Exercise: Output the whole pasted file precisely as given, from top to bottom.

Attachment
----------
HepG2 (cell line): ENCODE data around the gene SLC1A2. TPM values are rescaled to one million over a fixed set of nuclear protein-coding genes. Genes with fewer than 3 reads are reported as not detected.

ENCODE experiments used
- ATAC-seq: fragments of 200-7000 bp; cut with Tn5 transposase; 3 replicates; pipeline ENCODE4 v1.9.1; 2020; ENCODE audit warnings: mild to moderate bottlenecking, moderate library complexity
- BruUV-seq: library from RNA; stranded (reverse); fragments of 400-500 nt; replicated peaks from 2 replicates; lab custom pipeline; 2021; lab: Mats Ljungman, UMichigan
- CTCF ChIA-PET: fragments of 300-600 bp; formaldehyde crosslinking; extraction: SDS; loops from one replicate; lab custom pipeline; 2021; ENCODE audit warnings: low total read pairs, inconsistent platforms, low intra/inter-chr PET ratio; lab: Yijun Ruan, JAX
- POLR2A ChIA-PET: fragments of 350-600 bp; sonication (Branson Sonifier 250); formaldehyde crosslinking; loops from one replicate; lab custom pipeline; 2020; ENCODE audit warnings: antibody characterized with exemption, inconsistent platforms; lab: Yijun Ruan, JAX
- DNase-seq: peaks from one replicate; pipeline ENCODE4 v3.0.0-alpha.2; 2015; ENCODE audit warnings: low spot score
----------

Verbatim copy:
HepG2 (cell line): ENCODE data around the gene SLC1A2. TPM values are rescaled to one million over a fixed set of nuclear protein-coding genes. Genes with fewer than 3 reads are reported as not detected.

ENCODE experiments used
- ATAC-seq: fragments of 200-7000 bp; cut with Tn5 transposase; 3 replicates; pipeline ENCODE4 v1.9.1; 2020; ENCODE audit warnings: mild to moderate bottlenecking, moderate library complexity
- BruUV-seq: library from RNA; stranded (reverse); fragments of 400-500 nt; replicated peaks from 2 replicates; lab custom pipeline; 2021; lab: Mats Ljungman, UMichigan
- CTCF ChIA-PET: fragments of 300-600 bp; formaldehyde crosslinking; extraction: SDS; loops from one replicate; lab custom pipeline; 2021; ENCODE audit warnings: low total read pairs, inconsistent platforms, low intra/inter-chr PET ratio; lab: Yijun Ruan, JAX
- POLR2A ChIA-PET: fragments of 350-600 bp; sonication (Branson Sonifier 250); formaldehyde crosslinking; loops from one replicate; lab custom pipeline; 2020; ENCODE audit warnings: antibody characterized with exemption, inconsistent platforms; lab: Yijun Ruan, JAX
- DNase-seq: peaks from one replicate; pipeline ENCODE4 v3.0.0-alpha.2; 2015; ENCODE audit warnings: low spot score